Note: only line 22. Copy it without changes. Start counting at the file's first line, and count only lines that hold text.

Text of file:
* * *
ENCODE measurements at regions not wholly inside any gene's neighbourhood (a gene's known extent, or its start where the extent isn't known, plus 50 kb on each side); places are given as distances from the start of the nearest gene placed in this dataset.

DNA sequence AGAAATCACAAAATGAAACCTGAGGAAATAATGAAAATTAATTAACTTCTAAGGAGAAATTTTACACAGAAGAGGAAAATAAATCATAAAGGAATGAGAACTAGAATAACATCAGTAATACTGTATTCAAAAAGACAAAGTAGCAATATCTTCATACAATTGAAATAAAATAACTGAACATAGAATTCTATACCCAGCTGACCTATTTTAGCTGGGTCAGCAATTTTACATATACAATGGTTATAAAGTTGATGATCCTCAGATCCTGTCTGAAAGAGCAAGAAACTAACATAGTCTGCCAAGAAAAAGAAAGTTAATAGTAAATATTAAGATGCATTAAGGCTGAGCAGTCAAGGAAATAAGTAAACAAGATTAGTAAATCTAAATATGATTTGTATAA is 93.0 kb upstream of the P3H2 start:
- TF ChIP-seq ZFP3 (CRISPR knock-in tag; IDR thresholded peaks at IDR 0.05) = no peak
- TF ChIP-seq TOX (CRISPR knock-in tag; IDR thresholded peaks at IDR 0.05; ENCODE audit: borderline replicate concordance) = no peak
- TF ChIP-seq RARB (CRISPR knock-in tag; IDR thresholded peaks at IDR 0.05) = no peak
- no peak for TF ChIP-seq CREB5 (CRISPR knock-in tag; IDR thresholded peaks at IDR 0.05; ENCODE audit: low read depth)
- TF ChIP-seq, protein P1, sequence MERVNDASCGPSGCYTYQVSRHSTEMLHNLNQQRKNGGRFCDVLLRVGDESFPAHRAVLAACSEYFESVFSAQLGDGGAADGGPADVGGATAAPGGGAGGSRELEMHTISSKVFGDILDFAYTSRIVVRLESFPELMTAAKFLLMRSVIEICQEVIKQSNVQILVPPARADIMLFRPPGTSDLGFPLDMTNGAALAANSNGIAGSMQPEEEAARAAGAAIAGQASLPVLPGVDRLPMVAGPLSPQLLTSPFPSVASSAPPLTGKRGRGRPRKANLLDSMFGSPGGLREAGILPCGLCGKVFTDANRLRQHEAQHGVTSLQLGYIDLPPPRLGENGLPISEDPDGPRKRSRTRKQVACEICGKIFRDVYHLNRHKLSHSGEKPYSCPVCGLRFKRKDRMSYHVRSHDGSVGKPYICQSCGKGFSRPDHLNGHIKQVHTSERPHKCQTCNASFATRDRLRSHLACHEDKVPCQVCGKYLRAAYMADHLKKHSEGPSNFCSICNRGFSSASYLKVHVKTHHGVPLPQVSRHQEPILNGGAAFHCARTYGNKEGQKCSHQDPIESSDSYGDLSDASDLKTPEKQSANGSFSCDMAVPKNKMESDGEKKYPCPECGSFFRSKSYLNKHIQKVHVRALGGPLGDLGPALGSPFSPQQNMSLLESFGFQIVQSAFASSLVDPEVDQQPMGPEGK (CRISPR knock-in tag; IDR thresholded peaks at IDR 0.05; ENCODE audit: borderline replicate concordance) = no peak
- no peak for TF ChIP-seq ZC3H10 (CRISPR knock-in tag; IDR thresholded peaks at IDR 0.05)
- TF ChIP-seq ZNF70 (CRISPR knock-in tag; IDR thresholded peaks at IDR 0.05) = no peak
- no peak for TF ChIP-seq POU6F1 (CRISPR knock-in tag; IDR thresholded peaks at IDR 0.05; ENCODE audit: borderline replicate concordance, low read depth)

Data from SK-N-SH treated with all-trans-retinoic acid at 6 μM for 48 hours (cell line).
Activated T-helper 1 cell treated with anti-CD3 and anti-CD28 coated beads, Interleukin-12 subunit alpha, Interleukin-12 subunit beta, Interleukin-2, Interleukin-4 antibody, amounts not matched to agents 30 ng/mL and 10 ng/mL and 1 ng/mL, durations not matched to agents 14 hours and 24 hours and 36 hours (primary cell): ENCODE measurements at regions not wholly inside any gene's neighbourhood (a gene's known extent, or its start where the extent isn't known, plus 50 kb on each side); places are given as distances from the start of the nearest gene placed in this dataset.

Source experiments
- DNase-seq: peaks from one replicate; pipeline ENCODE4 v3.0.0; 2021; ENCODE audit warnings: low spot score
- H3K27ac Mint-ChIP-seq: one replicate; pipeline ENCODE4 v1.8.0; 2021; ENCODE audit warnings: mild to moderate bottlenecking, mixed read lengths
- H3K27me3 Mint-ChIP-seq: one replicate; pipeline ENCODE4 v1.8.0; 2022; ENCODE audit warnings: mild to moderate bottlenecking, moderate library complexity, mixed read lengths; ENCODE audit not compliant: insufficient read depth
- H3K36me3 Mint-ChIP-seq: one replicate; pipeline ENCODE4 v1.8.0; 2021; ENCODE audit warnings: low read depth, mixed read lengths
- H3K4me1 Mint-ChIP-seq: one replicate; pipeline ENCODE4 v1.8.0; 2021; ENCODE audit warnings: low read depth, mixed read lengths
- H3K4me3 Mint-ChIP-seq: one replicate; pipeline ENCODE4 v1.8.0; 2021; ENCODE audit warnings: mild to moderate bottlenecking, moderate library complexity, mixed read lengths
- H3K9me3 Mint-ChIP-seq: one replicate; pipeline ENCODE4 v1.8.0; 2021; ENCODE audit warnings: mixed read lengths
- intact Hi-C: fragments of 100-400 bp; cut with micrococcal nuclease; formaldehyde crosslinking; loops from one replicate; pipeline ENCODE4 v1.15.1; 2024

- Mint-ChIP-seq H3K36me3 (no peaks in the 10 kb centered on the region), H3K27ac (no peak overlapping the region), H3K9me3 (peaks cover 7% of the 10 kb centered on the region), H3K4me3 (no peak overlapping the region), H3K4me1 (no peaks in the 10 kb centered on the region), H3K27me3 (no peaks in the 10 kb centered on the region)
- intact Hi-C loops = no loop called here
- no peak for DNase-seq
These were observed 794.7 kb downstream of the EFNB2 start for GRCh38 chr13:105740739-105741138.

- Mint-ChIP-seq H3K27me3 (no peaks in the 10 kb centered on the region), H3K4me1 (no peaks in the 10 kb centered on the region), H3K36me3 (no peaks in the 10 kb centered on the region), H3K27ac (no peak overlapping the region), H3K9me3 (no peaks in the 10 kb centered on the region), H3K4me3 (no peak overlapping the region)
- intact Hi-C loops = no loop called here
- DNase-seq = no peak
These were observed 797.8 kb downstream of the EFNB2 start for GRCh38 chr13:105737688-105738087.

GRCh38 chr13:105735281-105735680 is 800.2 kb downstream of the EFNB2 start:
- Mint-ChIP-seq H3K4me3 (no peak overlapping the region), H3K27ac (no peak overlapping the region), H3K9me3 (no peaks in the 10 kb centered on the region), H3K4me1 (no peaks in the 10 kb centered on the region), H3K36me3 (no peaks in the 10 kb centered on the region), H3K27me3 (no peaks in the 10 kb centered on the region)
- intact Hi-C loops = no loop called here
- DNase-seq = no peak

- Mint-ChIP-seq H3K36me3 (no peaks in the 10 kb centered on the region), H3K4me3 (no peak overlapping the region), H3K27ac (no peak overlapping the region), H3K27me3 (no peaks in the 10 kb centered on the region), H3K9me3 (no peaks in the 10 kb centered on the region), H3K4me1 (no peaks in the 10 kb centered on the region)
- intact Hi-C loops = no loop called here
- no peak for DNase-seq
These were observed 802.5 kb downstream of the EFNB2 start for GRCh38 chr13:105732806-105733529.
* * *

- Mint-ChIP-seq H3K36me3 (no peaks in the 10 kb centered on the region), H3K27ac (no peak overlapping the region), H3K9me3 (peaks cover 7% of the 10 kb centered on the region), H3K4me3 (no peak overlapping the region), H3K4me1 (no peaks in the 10 kb centered on the region), H3K27me3 (no peaks in the 10 kb centered on the region)